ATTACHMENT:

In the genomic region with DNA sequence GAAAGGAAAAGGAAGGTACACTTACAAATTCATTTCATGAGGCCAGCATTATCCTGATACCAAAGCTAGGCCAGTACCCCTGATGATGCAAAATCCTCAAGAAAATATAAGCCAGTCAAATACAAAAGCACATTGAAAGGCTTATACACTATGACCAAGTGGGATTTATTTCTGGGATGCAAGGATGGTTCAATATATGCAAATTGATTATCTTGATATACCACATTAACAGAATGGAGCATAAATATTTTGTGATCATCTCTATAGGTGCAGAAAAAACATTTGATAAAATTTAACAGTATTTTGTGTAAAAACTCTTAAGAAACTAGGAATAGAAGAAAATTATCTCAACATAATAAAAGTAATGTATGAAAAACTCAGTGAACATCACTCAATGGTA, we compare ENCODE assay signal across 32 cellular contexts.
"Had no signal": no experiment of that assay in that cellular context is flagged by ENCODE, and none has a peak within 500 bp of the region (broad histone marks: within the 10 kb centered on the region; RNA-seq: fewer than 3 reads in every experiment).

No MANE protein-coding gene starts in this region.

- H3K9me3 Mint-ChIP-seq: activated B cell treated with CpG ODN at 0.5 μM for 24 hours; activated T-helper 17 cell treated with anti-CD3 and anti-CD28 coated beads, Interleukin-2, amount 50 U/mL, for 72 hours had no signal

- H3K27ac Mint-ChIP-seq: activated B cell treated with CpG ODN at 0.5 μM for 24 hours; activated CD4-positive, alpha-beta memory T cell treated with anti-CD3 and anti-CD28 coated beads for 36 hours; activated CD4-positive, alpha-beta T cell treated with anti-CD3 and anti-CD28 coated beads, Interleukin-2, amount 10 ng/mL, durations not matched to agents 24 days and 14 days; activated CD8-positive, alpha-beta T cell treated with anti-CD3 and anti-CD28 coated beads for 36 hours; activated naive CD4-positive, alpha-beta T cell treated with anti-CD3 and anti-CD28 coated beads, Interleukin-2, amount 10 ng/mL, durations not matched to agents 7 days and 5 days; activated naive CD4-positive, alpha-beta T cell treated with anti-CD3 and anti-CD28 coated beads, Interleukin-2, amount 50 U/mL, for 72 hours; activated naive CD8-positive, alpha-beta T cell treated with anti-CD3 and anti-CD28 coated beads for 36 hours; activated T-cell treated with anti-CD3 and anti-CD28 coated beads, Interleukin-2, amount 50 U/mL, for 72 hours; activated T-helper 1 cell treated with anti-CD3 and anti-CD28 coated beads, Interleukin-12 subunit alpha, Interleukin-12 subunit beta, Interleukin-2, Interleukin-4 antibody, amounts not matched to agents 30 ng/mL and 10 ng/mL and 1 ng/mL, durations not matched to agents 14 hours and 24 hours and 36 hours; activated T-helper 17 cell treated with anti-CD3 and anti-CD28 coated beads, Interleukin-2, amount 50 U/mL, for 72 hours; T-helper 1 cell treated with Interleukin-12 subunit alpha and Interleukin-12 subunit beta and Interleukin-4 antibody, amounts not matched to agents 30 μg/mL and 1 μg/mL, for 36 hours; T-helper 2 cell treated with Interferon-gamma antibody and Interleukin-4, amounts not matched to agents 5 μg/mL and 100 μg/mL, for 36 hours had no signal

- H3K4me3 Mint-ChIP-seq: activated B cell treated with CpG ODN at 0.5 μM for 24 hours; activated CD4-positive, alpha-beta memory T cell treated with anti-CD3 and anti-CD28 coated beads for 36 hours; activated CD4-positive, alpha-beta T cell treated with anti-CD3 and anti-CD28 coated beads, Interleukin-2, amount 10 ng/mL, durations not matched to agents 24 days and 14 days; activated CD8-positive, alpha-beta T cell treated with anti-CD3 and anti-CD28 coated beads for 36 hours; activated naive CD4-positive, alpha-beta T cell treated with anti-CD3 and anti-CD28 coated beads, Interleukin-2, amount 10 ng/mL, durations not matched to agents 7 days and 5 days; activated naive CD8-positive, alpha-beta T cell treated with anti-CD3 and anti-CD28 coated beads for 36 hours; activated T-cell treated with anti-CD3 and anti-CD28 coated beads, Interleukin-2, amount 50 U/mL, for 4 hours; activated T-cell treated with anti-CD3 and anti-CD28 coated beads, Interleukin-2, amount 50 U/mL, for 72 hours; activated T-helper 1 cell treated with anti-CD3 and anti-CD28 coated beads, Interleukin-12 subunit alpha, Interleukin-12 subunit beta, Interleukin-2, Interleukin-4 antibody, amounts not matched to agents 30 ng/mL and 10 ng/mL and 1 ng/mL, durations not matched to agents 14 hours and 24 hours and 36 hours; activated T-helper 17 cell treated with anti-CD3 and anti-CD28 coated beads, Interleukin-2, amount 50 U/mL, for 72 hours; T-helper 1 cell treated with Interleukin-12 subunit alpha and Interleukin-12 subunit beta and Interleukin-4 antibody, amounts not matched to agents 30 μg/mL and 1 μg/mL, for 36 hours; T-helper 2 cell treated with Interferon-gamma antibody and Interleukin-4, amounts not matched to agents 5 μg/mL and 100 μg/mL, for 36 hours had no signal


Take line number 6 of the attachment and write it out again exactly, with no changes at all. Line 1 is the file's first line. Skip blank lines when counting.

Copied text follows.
- H3K4me3 Mint-ChIP-seq: activated B cell treated with CpG ODN at 0.5 μM for 24 hours; activated CD4-positive, alpha-beta memory T cell treated with anti-CD3 and anti-CD28 coated beads for 36 hours; activated CD4-positive, alpha-beta T cell treated with anti-CD3 and anti-CD28 coated beads, Interleukin-2, amount 10 ng/mL, durations not matched to agents 24 days and 14 days; activated CD8-positive, alpha-beta T cell treated with anti-CD3 and anti-CD28 coated beads for 36 hours; activated naive CD4-positive, alpha-beta T cell treated with anti-CD3 and anti-CD28 coated beads, Interleukin-2, amount 10 ng/mL, durations not matched to agents 7 days and 5 days; activated naive CD8-positive, alpha-beta T cell treated with anti-CD3 and anti-CD28 coated beads for 36 hours; activated T-cell treated with anti-CD3 and anti-CD28 coated beads, Interleukin-2, amount 50 U/mL, for 4 hours; activated T-cell treated with anti-CD3 and anti-CD28 coated beads, Interleukin-2, amount 50 U/mL, for 72 hours; activated T-helper 1 cell treated with anti-CD3 and anti-CD28 coated beads, Interleukin-12 subunit alpha, Interleukin-12 subunit beta, Interleukin-2, Interleukin-4 antibody, amounts not matched to agents 30 ng/mL and 10 ng/mL and 1 ng/mL, durations not matched to agents 14 hours and 24 hours and 36 hours; activated T-helper 17 cell treated with anti-CD3 and anti-CD28 coated beads, Interleukin-2, amount 50 U/mL, for 72 hours; T-helper 1 cell treated with Interleukin-12 subunit alpha and Interleukin-12 subunit beta and Interleukin-4 antibody, amounts not matched to agents 30 μg/mL and 1 μg/mL, for 36 hours; T-helper 2 cell treated with Interferon-gamma antibody and Interleukin-4, amounts not matched to agents 5 μg/mL and 100 μg/mL, for 36 hours had no signal